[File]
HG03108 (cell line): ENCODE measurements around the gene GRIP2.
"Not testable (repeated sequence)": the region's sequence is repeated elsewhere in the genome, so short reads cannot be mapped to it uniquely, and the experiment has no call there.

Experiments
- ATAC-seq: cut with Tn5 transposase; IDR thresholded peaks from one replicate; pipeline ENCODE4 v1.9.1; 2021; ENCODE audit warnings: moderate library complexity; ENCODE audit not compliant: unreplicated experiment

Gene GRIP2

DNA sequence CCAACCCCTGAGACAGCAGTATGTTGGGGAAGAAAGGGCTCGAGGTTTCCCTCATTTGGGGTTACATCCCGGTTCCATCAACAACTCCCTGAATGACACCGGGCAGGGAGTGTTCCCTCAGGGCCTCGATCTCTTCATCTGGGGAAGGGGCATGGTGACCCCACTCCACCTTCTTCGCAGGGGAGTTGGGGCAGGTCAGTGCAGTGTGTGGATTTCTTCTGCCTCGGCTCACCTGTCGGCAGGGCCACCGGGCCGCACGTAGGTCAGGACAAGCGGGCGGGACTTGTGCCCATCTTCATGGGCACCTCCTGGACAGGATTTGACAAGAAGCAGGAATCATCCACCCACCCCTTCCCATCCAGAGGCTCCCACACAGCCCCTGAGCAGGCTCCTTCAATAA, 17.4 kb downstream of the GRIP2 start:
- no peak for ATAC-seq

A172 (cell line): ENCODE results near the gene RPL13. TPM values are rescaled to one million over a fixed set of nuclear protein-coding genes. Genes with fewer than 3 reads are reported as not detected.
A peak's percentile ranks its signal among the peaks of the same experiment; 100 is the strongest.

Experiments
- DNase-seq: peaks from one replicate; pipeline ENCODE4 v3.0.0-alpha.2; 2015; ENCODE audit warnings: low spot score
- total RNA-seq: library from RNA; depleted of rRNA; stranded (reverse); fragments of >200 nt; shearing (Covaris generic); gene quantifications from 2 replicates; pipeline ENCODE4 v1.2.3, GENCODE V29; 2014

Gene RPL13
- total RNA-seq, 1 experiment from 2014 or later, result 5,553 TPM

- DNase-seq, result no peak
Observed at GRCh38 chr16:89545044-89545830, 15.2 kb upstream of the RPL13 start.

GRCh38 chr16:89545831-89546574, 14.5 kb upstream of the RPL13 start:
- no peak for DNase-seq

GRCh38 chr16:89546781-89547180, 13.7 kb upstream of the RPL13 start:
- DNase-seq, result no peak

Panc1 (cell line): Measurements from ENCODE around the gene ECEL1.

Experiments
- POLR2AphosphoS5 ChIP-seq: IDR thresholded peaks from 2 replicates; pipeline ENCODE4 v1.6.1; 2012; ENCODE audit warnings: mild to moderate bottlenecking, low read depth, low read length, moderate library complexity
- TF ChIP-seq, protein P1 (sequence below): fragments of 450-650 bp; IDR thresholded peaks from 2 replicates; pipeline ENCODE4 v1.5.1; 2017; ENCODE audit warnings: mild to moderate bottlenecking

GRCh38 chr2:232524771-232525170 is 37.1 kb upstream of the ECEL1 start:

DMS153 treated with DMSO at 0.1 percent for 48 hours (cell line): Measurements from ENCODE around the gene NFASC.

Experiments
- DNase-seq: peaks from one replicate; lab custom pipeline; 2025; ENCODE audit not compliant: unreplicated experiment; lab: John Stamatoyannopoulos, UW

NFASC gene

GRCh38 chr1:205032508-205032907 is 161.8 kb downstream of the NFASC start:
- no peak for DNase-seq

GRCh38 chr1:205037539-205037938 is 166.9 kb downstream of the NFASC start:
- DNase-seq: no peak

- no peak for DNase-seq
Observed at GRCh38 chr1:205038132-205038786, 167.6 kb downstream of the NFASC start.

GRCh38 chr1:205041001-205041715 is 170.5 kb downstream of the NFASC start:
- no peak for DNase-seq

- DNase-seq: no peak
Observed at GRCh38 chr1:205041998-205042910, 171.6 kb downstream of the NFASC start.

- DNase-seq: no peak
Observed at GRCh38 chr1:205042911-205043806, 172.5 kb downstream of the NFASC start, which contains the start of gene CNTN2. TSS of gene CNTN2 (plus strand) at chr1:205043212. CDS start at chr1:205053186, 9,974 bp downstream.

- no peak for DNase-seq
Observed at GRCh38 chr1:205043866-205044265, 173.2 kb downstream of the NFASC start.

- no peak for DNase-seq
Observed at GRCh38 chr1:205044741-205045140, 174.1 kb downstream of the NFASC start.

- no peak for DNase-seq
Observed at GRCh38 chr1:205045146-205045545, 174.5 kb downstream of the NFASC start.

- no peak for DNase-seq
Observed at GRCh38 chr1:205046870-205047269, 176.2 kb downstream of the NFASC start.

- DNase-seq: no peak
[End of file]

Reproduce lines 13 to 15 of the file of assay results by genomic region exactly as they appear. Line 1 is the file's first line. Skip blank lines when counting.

Gene RPL13
- total RNA-seq, 1 experiment from 2014 or later, result 5,553 TPM

- DNase-seq, result no peak